He : understanding masculine psychology : Robert A. Johnson

by Robert A. Johnson

Book, 1974



Call number


Call number



New York : Harper & Row, 1977, c1974.

Original publication date


Physical description

83 p.; 18 cm

Local notes

Robert A. Johnson, noted lecturer and Jungian analyst, updates his classic exploration of the meaning of being a man, and adds insight for both sexes into the feminine side of a man's personality.

User reviews

LibraryThing member Diwanna
This book takes the myth of Parsifal and attempts to explain some basic aspects of masculine psychology. I did not enjoy this book quite as much as We, or She. The main reason is because, although it describes what men need to do during their journey of life, it doesn't really explain or give many
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real world examples.The basic premise is that men have a latent or suppressed feminine side of their personality (anima) that needs to be dealt with and accepted instead of ignored.
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LibraryThing member ldmarquet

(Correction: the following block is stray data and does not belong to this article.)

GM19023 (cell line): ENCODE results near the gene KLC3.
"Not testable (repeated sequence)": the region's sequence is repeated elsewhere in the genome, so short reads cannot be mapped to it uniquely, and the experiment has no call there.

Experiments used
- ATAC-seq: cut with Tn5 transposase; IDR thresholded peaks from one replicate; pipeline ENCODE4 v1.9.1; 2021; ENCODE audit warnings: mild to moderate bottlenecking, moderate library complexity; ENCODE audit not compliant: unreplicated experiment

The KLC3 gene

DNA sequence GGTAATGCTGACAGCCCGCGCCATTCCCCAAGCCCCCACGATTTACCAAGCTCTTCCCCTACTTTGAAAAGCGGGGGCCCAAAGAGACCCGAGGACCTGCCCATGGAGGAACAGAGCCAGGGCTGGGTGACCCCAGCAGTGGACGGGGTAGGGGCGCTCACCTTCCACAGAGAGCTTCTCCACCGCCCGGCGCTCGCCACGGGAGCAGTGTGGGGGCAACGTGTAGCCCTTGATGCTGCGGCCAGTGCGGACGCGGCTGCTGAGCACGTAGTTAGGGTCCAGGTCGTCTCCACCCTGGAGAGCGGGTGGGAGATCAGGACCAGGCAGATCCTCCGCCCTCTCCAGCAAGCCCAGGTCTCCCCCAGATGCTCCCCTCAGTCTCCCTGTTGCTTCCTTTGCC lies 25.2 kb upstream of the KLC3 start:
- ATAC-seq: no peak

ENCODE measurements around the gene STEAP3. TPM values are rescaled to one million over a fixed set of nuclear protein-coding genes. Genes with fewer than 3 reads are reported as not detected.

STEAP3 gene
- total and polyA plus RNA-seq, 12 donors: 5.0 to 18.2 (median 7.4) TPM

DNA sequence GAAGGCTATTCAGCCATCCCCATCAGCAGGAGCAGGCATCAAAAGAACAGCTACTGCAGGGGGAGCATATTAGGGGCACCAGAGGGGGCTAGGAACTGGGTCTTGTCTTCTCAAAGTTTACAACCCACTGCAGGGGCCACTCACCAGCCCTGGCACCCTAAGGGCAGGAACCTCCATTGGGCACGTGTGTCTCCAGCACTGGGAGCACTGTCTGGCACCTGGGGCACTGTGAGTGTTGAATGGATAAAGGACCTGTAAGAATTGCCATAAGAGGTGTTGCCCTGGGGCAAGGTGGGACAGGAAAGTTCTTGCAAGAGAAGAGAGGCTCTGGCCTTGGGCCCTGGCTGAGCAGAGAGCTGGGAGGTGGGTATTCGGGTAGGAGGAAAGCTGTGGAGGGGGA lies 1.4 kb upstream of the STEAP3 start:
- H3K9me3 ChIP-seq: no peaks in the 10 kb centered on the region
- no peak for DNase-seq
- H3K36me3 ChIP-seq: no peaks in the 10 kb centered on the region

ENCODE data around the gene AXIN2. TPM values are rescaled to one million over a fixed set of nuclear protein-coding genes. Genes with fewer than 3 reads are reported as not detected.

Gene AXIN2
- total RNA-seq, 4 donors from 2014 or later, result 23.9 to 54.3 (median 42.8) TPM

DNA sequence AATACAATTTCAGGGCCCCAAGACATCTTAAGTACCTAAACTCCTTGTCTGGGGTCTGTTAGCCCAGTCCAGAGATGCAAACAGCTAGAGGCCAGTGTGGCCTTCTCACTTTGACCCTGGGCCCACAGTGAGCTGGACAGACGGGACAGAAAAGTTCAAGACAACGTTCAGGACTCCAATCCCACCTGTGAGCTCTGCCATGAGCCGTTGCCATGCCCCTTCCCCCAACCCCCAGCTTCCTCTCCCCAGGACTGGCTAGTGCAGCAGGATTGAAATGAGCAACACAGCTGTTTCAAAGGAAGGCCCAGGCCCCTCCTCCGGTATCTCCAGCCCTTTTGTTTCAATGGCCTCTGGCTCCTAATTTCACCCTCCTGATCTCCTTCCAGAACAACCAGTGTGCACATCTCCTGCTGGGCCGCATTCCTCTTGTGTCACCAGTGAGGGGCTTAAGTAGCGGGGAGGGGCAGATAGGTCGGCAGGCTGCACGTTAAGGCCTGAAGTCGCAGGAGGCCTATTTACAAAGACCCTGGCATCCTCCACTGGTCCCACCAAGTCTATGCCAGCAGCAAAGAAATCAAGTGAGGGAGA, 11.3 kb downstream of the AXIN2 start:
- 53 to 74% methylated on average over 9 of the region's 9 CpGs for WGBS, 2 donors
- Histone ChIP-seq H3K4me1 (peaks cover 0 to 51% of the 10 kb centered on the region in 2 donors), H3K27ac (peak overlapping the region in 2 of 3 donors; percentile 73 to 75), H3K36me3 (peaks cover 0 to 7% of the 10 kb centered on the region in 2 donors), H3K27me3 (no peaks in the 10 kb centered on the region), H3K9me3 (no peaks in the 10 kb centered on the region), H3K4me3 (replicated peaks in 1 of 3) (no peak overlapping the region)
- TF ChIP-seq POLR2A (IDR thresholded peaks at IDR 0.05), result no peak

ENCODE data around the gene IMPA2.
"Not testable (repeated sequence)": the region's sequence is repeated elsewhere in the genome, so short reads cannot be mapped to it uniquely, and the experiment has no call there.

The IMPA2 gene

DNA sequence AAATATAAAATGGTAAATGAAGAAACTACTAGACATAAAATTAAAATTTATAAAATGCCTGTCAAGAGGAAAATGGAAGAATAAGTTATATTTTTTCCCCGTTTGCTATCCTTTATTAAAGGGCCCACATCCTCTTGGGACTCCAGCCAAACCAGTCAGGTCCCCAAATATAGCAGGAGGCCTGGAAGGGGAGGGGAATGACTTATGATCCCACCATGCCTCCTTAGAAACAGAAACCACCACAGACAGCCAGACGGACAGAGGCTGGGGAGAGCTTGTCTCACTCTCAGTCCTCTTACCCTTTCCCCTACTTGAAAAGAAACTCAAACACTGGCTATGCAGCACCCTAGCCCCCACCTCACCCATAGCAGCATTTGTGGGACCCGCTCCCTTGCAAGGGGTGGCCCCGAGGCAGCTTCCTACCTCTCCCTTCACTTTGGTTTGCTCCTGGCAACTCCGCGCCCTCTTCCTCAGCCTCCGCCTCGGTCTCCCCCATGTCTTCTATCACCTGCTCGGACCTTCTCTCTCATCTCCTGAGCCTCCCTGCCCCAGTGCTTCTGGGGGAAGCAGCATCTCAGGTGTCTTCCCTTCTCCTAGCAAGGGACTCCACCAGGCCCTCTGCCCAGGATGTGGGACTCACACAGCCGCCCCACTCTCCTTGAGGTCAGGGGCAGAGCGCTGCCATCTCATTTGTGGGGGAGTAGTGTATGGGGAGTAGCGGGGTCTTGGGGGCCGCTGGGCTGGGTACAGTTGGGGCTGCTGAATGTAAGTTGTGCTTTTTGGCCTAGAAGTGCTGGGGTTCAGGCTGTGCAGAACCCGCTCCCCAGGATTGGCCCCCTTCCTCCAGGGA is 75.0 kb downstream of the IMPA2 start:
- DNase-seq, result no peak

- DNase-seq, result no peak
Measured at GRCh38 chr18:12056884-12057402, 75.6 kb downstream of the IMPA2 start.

Myths and legends form powerful expressions of our humanity. It would seem that the most enduring of them are likely so powerful because they tap into some elemental truth of our humanness. If so, a deep reading of the story should illuminate ourselves.

This is what Robert Johnson achieves in He:
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Understanding Masculine Psychology, a deconstruction and interpretation of the Grail story. Johnson, a psychologist with Jungian training interprets the tale of Parsifal’s departure from his mother, arrival at Arthur’s court, and search for the Grail.

The Arthurian legends comprise a body of stories with multiple variations. The tales focus variously upon Arthur, the naïve knight, Parsifal (Percival), other knights, mentors, the ailing Fisher King, Queen Guenevere, other damsels and loathsome ladies. Johnson uses the French version, penned as an epic poem by Chrétien de Troyes, in the 12th century because it is the oldest. Being the oldest version, it is simpler, more direct, and closer to the subconscious.

As we follow Parsival through his adventures Johnson interprets them as life transitions for men. In the process we discover antecedents to Lord of the Rings, the Star Wars trilogy, and Harry Potter. At the end we understand that chasing happiness is ephemeral and true meaning and wholeness can only be attained through service to others.

To get us there, I have a worry about the fidelity of Johnson’s retelling of the story, the origins of which are lost in the mists of time.
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